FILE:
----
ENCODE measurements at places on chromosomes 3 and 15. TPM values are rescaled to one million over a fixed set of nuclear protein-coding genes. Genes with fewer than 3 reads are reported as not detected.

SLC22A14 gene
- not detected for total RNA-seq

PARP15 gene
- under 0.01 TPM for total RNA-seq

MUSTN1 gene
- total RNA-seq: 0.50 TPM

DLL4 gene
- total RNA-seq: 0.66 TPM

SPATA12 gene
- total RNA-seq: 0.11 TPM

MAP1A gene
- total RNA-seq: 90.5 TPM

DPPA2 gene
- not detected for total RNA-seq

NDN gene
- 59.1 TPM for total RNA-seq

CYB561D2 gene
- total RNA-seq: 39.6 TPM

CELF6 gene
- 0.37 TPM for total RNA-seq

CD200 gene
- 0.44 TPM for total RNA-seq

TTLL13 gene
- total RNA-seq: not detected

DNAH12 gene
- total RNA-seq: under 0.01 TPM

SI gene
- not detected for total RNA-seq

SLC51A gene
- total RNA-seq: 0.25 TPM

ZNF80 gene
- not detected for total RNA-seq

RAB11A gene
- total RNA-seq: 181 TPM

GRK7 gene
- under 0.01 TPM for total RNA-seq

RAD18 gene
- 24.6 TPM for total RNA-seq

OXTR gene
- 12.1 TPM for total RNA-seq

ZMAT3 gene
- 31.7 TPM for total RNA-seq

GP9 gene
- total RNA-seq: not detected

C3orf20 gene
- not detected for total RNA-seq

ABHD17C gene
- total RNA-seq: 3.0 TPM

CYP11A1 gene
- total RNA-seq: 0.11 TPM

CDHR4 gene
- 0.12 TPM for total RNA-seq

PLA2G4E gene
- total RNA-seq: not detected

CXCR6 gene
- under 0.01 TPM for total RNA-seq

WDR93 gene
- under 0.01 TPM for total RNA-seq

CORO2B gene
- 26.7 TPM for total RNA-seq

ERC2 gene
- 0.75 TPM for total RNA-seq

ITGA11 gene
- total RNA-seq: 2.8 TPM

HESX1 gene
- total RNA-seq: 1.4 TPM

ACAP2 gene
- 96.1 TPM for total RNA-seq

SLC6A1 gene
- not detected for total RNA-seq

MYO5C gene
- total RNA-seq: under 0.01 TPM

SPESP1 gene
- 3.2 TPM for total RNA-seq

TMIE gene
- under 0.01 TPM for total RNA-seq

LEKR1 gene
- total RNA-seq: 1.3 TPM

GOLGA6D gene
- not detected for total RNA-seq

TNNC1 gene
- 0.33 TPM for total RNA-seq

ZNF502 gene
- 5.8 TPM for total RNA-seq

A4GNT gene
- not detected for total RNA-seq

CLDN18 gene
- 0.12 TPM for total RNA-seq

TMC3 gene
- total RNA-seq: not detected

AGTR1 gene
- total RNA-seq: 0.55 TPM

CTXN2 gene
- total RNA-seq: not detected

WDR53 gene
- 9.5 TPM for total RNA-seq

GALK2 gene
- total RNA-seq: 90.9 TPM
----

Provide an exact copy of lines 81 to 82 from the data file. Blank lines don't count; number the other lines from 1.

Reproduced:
- not detected for total RNA-seq

TNNC1 gene